Gastroenteropancreatic neuroendocrine tumours (GEP-NETs) are a group of low-incidence neoplasms with a wide spectrum of clinical behaviour and an annual incidence of 1-2 cases per 100,000 inhabitants in Europe and the United States. The complex epidemiology of these tumours poses a major challenge to researchers and to the specialist physicians and surgeons who treat them.
According to the article appearing in Annals of Oncology, which reviews a total of 907 tumours recorded in the RGETNE, the most common types in Spain are carcinoids (55%), pancreatic nonfunctional tumours (20%), metastatic NETs of unknown primary (9%), insulinomas (8%) and gastrinomas (4%). The registry reveals new information about the epidemiology and prognosis of GEP-NETs in Spain and current clinical practices, providing valuable information for improving our understanding of the regional disparities in the incidence, patterns of care and survival of this heterogeneous disease across different continents and countries. The cross-disciplinary, multi-centre study was directed by the researcher Rocío García-Carbonero (Hospital Virgen del Rocío, Seville) and is the widest study of GEP-NETs to have been conducted in southern Europe.
Participants in the nationwide study include the expert Carles Villabona-Artero, a professor with the UB’s Department of Clinical Sciences and practising endocrinologist at the Hospital de Bellvitge, who contributed a large number of clinical cases to the RGETNE registry, which stores data provided by researchers from across Spain in a unified database. Antoni Monleón-Getino, a professor with the UB’s Department of Statistics and technical coordinator of the RGETNE, was responsible for the complex statistical analysis of the extensive clinical data gathered, which involved continuous re-design and adaptation of the electronic registry to accommodate changes in clinical practice and the exact pathologies of patients.
The Spanish Scientific Society of Neuroendocrine Tumors (GETNE), directed by Ramon Salazar, a researcher for the ICO and IDIBELL, was set up in 2005 to improve the diagnosis and treatment of patients with neuroendocrine tumours in a national cross-disciplinary context. In addition to setting up the RGETNE, at the request of the Spanish Society of Endocrinology and Nutrition (SEEN) and the Spanish Cooperative Group for Group for Digestive Tract Tumor Therapy (TTD), the GETNE has been particularly active in promoting scientific projects and initiatives focusing on scientific and clinical aspects of endocrine tumours.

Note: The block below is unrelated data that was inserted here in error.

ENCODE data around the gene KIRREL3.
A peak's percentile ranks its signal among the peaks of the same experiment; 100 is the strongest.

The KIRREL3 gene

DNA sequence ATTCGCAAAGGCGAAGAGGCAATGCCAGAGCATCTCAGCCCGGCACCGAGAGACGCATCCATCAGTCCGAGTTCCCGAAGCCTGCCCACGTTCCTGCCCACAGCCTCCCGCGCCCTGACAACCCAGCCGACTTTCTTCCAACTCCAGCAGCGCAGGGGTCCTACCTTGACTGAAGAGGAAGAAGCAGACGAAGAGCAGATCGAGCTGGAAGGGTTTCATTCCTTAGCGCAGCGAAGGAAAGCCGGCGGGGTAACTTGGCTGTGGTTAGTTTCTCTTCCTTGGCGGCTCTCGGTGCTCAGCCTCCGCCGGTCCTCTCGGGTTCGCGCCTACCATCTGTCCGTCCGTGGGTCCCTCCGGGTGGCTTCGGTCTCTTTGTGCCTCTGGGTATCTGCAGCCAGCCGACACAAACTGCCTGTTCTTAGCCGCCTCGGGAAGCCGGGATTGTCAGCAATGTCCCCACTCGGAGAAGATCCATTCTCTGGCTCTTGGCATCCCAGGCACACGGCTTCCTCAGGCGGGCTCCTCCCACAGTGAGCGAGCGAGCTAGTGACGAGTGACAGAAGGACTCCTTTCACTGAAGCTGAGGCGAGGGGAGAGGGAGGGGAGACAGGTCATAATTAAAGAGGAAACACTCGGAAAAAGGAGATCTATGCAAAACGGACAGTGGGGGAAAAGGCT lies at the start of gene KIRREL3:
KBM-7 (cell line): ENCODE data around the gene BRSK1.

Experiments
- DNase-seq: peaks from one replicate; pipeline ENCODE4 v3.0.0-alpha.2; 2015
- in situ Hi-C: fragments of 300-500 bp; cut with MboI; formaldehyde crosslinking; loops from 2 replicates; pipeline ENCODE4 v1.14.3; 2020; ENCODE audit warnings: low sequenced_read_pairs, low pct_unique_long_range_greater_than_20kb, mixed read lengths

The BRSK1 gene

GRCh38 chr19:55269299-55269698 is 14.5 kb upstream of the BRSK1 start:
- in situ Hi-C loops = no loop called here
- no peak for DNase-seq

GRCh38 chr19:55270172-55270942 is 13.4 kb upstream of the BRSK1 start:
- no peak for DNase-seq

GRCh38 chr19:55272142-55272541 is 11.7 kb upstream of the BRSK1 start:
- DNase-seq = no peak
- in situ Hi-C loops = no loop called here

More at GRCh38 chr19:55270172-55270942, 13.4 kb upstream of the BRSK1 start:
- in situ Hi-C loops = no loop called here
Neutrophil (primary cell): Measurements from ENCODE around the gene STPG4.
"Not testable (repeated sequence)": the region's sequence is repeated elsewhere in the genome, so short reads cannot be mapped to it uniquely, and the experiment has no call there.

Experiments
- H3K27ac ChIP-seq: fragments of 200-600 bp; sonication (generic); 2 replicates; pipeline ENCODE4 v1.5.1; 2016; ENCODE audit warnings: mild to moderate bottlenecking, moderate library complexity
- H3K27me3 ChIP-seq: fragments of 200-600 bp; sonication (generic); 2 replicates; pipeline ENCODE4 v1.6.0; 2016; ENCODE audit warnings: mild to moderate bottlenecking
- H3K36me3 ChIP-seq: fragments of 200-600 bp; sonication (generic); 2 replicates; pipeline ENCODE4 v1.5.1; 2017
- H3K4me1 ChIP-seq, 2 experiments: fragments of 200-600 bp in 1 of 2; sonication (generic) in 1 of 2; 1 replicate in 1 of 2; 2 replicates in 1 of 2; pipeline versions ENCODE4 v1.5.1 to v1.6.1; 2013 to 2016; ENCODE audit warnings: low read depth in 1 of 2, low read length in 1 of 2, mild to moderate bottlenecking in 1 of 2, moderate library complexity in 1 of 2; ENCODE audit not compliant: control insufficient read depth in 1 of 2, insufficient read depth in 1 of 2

The results published in Annals of Oncology highlight the scientific value of the National Cancer Registry of Spain (RGETNE) – which will eventually be integrated into a unified European registry – in furthering our understanding of NET-GEPs and their evolution at the national level. It is hoped that this new knowledge will make a decisive contribution to improving the diagnosis, treatment and quality of life of affected patients.Full bibliographic information
Rosa Martínez | alfa
World first: Massive thrombosis removed during early pregnancy
20.07.2017 | Universitätsspital Bern
Therapy of preterm birth in sight?
19.07.2017 | Universitätsspital Bern
Physicists have developed a new technique that uses electrical voltages to control the electron spin on a chip. The newly-developed method provides protection from spin decay, meaning that the contained information can be maintained and transmitted over comparatively large distances, as has been demonstrated by a team from the University of Basel’s Department of Physics and the Swiss Nanoscience Institute. The results have been published in Physical Review X.
For several years, researchers have been trying to use the spin of an electron to store and transmit information. The spin of each electron is always coupled...
What is the mass of a proton? Scientists from Germany and Japan successfully did an important step towards the most exact knowledge of this fundamental constant. By means of precision measurements on a single proton, they could improve the precision by a factor of three and also correct the existing value.
To determine the mass of a single proton still more accurate – a group of physicists led by Klaus Blaum and Sven Sturm of the Max Planck Institute for Nuclear...
The research team of Prof. Dr. Oliver Einsle at the University of Freiburg's Institute of Biochemistry has long been exploring the functioning of nitrogenase....
A one trillion tonne iceberg - one of the biggest ever recorded -- has calved away from the Larsen C Ice Shelf in Antarctica, after a rift in the ice,...
Physics supports biology: Researchers from PTB have developed a model system to investigate friction phenomena with atomic precision
Friction: what you want from car brakes, otherwise rather a nuisance. In any case, it is useful to know as precisely as possible how friction phenomena arise –...
21.07.2017 | Event News
19.07.2017 | Event News
12.07.2017 | Event News
21.07.2017 | Physics and Astronomy
21.07.2017 | Life Sciences
21.07.2017 | Physics and Astronomy